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Ohio
The Garden State

Article published April 19, 2009

Feeding strays can cause problems for people, pets

Dear Dr. Thompson: I have been feeding some of the stray cats in the neighborhood. The other night I turned on the lights and saw a raccoon eating some of the food. Do I have to worry about my dog getting anything? How do I keep the raccoons away?

ANSWER: Your question highlights a few problems and serious health risks to you and your pets. Feeding stray cats actually contributes to the challenge of increased feral cat populations. When animals have ample food sources, they produce more offspring, and more frequently. More reproduction means more hungry mouths to feed. Increased competition for resources leads to disease outbreaks and more sick animals.

The feral cats and raccoons carry parasites and diseases that are contagious to your pets and you. The cats harbor an intestinal roundworm called Toxocara that can infect people and, in rare cases, lead to blindness. Young children are most at risk due to their habit of putting everything in their mouths and the microscopic eggs can persist in the soil for extended periods.

The unintended consequence of attracting raccoons presents another set of concerns. Raccoons are curious, mischievous, and cute, but they have the potential of transmitting fatal diseases to people, so their presence should never be encouraged anywhere people live. Eastern Ohio is struggling with preventing the westward spread of rabies in the raccoon population and it is only a matter of time before it becomes an issue in northwest Ohio. Once rabies affects the raccoons in an area, the incidence of infection in pets goes up exponentially, and human exposure is inevitable when domestic animals are involved.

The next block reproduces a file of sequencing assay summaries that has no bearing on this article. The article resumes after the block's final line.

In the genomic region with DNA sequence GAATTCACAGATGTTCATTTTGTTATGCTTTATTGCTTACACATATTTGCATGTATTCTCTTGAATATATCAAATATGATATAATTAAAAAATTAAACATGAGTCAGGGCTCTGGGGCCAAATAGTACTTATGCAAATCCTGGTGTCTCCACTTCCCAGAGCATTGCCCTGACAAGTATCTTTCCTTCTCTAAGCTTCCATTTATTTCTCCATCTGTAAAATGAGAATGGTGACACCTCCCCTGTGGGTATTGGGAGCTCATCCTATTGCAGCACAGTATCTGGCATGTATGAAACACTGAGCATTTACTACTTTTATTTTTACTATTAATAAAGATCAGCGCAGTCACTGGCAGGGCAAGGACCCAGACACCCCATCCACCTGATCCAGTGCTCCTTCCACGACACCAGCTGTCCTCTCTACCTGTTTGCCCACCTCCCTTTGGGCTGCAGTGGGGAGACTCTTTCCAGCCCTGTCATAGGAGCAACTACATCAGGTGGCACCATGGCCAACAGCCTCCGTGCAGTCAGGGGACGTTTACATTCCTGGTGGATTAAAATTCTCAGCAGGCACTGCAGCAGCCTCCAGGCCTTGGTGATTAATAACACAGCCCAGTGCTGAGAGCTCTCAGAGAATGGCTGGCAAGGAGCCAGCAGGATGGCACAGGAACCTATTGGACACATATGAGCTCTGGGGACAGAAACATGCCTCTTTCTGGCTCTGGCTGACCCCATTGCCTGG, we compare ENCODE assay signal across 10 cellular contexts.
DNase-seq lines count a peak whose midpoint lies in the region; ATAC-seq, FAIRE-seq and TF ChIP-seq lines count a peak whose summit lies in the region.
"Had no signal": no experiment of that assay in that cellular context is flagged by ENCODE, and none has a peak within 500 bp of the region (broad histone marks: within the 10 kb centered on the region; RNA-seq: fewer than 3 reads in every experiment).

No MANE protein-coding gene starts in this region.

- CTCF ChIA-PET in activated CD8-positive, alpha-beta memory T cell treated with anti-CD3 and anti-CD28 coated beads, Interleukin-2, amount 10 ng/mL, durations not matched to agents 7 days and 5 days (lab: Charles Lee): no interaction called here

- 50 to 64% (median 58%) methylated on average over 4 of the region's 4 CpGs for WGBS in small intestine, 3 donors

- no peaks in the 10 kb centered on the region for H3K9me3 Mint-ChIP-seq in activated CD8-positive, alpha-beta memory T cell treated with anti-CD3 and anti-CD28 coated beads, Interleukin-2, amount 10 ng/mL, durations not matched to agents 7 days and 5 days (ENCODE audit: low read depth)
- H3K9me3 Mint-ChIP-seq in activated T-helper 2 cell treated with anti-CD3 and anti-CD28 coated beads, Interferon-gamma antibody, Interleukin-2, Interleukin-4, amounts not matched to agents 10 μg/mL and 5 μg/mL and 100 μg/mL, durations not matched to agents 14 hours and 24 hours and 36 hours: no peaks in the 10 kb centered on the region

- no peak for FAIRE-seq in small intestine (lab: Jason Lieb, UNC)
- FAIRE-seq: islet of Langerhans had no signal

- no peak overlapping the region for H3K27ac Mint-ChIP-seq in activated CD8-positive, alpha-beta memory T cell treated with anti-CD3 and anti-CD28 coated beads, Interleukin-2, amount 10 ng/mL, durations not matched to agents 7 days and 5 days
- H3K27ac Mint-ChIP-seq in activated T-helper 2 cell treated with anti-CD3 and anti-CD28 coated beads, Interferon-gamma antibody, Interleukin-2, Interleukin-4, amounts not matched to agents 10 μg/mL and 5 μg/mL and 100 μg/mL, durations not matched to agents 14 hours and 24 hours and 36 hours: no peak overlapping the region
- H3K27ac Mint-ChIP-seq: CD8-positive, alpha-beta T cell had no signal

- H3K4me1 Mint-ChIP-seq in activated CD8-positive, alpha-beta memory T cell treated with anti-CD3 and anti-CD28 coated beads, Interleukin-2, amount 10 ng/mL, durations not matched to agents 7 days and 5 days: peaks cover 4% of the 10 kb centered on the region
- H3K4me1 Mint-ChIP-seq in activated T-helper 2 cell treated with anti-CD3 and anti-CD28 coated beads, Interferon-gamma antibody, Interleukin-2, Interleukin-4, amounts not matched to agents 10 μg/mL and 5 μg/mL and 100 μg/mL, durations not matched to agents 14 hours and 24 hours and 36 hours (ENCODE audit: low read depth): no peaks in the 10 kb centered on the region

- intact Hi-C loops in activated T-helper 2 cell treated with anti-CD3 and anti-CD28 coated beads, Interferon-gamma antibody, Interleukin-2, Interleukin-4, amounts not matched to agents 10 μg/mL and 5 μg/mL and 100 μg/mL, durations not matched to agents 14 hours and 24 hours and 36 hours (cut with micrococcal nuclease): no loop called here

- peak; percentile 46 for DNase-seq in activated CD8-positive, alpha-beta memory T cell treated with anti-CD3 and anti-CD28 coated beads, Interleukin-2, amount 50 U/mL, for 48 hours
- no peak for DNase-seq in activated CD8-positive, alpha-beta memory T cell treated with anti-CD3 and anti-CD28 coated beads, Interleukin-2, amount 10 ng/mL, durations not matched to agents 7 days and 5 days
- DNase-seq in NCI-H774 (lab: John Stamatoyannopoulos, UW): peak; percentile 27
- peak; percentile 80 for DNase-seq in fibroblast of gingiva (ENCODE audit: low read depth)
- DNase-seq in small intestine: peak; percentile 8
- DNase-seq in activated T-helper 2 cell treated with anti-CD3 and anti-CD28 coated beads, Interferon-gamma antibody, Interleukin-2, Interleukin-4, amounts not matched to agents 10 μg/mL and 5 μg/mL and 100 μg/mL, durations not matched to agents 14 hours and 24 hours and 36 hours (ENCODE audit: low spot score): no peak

Leptospirosis is a bacterial infection, spread via the urine of raccoons, that can cause liver and kidney failure in dogs and people. This bacterium thrives in moist conditions in our area, and raccoons' nasty habit of coming together and eliminating in a community latrine can concentrate these organisms in the environment. Children should never be allowed anywhere near a raccoon latrine and adults should take extra precautions when cleaning to protect them from Leptospirosis and a potentially fatal parasite raccoons carry called Baylisascaris.

Studies show more than 50 percent of raccoons in our area are infected with this intestinal parasite. Human cases are relatively rare, but when they occur they have tragic consequences. The larval stage of the parasite can migrate to the brain and cause inflammation and encephalitis. Once again, most cases are children 2 to 3 years old. If not recognized early, death can result.

Dogs can pick up this parasite as well but rarely show symptoms. Fortunately, the monthly heartworm preventives help prevent dogs from contracting this parasite. The simple answer is to not feed strays. Their presence in your yard is a risk to your family and your pets. Attracting wildlife like raccoons is never to be encouraged. If you suspect you have a raccoon latrine near your home, you can find pictures online. Never, ever allow children near the area. Simple steps like keeping your pets on monthly preventives will avoid bringing unwanted infections into the house.